For me, leadership is simply the ability to inspire others to be a part of something greater than themselves. What causes me to define leadership in that way is we’re really starting to tug on people’s heartstrings, their values, what is truly meaningful and powerful to them to evoke them towards action. To make them feel a part of something that goes beyond just them to a greater purpose and gives them that fulfillment. And in order to do that, we need to be able to connect with people, to relate to them, to be able to understand what motivates them and then go even further and inspire them by being who we are, by leading by example, by not just talking the talk but also walking the walk.

That’s what leadership truly means for me. And it illustrates within that definition the key difference, again, between leadership and management is that missing piece of the personal touch, the connection. I can order people all day long and that’s all it’s going to be is orders. And that’s going to be management. But if I truly connect with people, they’re going to be willing to do things, not because I’m telling them to do it because they want to do it. And there’s power in that connection. And that only comes from truly leading people versus just managing them.

And what is causing us to have this conversation not only is it a common question, but it’s also one of the things that I think we’re seeing in terms of this great resignation. People leave jobs for a number of reasons. And one of the most highly quoted reason is people quit people, not jobs. It’s bad management, or in reality, it’s bad leadership. So it’s important to understand the differences so that we as leader ourselves can see and look inwards, what am I doing? Am I leading or am I just managing? That answer can help guide you to overcome some common hurdles of not connecting with your people, increasing the performance of people, helping you guys strive to a mission and a vision and a purpose that is going to take care of the rest.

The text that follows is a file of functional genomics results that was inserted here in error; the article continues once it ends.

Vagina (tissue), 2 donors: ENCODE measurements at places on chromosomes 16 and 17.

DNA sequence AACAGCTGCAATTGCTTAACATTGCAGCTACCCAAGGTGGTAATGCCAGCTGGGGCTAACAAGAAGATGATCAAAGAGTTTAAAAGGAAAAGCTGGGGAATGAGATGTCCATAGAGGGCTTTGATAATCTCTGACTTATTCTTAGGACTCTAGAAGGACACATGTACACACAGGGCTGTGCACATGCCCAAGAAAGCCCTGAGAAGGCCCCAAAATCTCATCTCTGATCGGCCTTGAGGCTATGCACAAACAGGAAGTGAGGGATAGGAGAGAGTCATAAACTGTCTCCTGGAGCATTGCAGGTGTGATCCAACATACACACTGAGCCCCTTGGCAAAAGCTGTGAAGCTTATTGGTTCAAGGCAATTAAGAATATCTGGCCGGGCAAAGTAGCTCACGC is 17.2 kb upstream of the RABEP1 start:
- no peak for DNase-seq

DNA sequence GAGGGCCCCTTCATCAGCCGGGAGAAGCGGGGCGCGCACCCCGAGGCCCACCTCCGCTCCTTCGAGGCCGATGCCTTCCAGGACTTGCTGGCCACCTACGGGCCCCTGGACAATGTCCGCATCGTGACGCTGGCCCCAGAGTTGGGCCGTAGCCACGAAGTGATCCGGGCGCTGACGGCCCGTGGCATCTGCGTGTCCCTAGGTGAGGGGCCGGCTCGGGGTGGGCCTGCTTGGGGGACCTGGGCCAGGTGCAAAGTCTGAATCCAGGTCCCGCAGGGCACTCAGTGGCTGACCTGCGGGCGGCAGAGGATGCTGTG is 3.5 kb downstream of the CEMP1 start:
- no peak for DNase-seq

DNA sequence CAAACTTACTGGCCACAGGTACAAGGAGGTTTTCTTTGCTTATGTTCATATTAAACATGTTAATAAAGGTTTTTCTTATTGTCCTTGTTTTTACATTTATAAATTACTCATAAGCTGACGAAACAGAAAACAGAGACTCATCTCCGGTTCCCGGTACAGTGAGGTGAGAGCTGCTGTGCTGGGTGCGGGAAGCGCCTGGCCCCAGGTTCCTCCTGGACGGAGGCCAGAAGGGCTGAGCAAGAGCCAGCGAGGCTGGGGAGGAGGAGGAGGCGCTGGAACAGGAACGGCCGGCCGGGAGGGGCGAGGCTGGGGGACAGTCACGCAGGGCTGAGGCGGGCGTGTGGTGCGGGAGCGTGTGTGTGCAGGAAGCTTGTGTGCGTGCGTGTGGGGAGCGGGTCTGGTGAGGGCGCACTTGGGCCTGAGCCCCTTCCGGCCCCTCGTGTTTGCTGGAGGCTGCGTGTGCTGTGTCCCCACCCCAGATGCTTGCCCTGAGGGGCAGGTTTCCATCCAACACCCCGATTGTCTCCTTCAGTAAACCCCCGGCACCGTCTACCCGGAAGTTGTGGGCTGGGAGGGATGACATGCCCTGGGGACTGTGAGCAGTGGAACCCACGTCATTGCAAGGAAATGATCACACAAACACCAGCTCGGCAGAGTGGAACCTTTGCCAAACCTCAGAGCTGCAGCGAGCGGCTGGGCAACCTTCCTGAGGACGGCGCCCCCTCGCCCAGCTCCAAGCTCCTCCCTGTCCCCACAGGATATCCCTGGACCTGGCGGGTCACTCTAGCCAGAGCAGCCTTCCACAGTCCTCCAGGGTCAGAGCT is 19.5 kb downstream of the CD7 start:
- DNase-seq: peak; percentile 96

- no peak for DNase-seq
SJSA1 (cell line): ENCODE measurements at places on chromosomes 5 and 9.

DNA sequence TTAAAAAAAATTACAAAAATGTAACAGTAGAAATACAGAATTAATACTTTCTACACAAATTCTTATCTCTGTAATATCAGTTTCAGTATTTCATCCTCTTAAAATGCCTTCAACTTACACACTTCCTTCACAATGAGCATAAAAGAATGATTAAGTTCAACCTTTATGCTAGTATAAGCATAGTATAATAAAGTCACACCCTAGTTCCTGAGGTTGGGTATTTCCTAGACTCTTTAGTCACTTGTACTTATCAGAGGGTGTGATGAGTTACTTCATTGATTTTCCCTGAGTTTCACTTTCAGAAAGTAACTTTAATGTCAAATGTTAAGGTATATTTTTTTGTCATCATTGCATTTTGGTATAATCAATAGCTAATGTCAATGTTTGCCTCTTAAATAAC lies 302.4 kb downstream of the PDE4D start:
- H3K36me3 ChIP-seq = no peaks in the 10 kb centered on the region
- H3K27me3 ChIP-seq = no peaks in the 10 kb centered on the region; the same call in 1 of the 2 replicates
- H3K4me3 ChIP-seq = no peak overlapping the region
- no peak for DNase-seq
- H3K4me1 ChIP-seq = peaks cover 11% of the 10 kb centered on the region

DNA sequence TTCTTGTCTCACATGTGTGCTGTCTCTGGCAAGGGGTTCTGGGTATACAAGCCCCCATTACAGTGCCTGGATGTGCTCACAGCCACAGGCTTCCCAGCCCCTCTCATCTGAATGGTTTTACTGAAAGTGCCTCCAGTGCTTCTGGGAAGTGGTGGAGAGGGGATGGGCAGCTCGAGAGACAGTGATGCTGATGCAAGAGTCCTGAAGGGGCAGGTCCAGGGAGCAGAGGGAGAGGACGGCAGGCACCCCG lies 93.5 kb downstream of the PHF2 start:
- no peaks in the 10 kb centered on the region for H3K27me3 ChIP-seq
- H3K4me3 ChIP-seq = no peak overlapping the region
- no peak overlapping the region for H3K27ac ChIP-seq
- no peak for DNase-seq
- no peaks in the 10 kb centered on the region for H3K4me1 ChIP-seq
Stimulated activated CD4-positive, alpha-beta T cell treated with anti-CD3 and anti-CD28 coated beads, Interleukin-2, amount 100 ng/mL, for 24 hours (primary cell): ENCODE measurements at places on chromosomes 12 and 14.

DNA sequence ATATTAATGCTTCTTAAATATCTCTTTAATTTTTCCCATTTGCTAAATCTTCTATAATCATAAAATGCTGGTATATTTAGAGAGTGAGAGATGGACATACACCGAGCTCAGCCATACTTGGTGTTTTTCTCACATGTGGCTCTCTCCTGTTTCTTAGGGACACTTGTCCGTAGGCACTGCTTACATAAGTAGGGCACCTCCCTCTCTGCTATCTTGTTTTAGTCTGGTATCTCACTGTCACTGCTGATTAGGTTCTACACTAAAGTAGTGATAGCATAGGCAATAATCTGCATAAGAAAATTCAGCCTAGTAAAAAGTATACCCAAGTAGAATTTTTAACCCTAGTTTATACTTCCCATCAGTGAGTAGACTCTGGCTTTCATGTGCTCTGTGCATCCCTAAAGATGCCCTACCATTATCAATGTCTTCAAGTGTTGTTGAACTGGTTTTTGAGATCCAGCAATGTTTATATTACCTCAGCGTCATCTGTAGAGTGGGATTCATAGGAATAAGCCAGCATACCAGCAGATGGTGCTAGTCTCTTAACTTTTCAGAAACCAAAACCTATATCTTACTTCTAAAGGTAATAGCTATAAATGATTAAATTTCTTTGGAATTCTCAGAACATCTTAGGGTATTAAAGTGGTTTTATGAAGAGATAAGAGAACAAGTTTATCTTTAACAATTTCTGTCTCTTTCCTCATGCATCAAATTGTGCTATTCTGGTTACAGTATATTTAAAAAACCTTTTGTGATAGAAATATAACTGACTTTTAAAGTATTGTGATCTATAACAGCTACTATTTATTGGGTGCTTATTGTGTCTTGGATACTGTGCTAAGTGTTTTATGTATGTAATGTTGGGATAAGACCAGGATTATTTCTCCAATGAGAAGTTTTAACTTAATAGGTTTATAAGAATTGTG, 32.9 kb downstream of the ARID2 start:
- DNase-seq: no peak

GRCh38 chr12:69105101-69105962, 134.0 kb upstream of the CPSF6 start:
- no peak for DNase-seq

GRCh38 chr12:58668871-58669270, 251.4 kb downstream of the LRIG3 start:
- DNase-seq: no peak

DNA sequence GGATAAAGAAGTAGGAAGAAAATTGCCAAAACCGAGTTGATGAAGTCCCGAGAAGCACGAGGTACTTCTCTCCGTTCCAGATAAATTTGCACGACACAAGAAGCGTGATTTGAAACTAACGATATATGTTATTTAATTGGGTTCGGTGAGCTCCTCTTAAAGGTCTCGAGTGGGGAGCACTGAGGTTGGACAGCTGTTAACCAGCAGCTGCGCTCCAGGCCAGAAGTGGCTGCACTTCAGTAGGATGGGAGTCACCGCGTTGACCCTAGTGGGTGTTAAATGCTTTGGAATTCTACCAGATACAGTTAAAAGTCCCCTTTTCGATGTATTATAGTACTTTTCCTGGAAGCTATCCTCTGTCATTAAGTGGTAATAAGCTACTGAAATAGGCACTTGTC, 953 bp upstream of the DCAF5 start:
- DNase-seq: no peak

Yes, we’re all beholden to certain goals or benchmarks or OKRs. Whatever your organization may use, there are things that we need to achieve as leaders and we are going to be held to those, but there’s a multitude of options to get there. And if we’re purely transactional, we’re going to see what we’ve seen over the past two years. We’re going to see the disconnect between us and the folks that we’re leading because we’re managing versus leading, and we’re going to see discontent. We’re going to see resignations. We’re going to see a culture that has a mass exodus. And unless we’re willing to truly look inwards and say, am I leading or am I managing? We may not solve that problem.

And it’s incumbent upon us within organizations to do that as a whole. Not just one individual in that organization, but the entirety of the organization. Can I take that step back and ask that question? Are we purely transactional and ordering folks and causing that disconnect or are we truly inspiring others to be a part of something that’s meaningful and powerful and goes beyond them and is greater than themselves? So that’s the question I’ll leave you with today. As you look at yourself and your organization, are you leading or are you managing? Until the next time, be the movement in your life.